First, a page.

I have a client that I have been courting for years and have gotten a bit of work from. My firm hasn’t cared about this much, until lately when a senior partner’s BFF moved there and now senior partner is courting them hard. But largely with the BFF (and not with the business line I work with). Now I am getting emails demanding that I let him and others know about all of my contacts, meetings, etc. No collaboration, no sharing, and with a tone I wouldn’t use to a dog. I know senior partner is grabbing for all of the credits, but can you imagine how p*ssed he’d be if the roles were reversed? Anyway, any advice from others re similar situations? I think he’s been a bit tone deaf and has annoyed my business line contacts a little (so don’t want egg on my face) but I’m OK with him developing his own business with them? Hate firm politics! FWIW, I am a partner, but decades junior (and he’s very Dowager Countess to my Daisy-from-the-kitchen).

    • Anonymous :

      Can you talk to the firm’s managing partner about it? This is very unfair and should be a violation of the firm’s culture and maybe even its partnership agreement. I would be very polite but not back down.

    • Not a partner, but I have a lot of friends in sales…so somewhat analogous. First, depending on the size of your firm, do you have a BD coordinator who tracks these things…then you could get him or her involved. Second, and this is a “know your firm” sort of thing, but do you really “answer” to this partner bc he is senior, or not really, because he is in such a different area at your firm? I would really evaluate whether you think you “need” to answer to him, if that makes sense. At some firms I’ve worked at, they are very “one firm” and other firms (rhymes with Schmatham), it’s incredibly cutthroat/eat-what-you-kill/step-on-the-guy-next-to-you-to-get-ahead. So…there’s that. Also, I think lots of partners have _terrible_ internal email etiquette, but it’s astounding how polite they can be in client emails, so, I would chafe at that too. So sorry you’re dealing with this.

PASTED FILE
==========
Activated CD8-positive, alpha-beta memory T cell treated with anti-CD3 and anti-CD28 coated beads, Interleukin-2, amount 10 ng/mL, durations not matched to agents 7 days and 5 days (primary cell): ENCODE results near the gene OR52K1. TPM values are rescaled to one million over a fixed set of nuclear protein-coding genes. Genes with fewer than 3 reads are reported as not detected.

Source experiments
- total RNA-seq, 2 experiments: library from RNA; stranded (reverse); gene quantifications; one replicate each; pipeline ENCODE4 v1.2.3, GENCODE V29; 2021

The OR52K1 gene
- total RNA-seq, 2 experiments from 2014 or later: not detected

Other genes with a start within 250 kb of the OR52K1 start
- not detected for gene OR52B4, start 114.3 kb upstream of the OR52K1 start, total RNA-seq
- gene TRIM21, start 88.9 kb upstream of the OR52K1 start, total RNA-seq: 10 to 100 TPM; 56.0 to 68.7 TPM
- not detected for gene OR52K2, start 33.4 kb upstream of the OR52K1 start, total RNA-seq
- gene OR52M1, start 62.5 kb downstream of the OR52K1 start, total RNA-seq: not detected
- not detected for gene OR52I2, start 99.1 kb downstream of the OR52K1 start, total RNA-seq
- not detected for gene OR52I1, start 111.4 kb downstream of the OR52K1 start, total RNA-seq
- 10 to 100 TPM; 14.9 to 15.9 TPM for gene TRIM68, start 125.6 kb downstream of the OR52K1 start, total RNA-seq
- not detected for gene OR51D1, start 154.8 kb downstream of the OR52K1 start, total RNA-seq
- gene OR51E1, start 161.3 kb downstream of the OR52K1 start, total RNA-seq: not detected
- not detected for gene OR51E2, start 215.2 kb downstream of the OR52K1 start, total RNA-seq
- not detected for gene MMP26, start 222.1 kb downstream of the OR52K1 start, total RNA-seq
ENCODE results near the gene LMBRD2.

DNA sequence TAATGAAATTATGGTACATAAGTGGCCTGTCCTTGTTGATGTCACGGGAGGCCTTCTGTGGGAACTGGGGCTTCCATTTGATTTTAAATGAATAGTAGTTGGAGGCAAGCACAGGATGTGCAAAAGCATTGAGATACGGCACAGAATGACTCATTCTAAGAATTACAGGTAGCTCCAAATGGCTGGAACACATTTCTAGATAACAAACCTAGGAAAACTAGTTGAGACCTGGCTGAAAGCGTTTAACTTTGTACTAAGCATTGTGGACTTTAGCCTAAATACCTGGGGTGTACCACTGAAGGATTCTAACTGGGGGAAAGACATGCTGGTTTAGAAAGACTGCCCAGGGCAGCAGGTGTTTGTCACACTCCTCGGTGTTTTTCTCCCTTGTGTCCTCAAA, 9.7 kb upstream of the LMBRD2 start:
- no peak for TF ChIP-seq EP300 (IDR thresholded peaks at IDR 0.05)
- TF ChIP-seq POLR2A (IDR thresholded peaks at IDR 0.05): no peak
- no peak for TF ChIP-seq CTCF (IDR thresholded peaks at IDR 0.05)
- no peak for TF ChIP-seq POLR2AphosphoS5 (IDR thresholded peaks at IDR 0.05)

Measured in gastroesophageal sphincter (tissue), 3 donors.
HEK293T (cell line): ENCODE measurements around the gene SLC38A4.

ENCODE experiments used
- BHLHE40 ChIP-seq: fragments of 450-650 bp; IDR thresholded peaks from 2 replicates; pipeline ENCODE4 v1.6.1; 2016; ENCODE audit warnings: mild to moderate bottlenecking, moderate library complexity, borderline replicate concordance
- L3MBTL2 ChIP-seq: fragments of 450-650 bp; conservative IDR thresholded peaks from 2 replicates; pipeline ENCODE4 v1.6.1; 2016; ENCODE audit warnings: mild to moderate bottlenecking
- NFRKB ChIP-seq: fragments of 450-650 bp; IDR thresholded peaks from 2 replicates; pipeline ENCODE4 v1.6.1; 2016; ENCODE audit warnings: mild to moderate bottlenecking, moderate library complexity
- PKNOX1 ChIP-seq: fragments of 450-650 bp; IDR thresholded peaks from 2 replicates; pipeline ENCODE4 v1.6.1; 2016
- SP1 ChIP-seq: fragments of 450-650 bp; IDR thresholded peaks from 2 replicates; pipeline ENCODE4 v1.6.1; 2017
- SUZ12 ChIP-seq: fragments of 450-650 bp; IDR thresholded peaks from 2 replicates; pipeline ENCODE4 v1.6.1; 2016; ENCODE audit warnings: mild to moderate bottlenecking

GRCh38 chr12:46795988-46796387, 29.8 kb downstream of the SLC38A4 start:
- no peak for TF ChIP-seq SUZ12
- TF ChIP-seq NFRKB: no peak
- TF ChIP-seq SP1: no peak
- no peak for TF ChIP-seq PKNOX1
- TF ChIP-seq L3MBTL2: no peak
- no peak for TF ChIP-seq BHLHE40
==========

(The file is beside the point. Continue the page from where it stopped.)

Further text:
• another anon atty :

      Disclaimer: I am hardly a firm politics success poster girl, but since nobody else has weighed in, here’s my two cents.

      First, remember that we all teach people how to treat us, whether we realize it or not. So if you positively reinforce this behavior (through compliance or capitulation) then you can expect more of it. So whatever you do, do not comply or capitulate and hope that someday Daisy will get her day because she’s been good.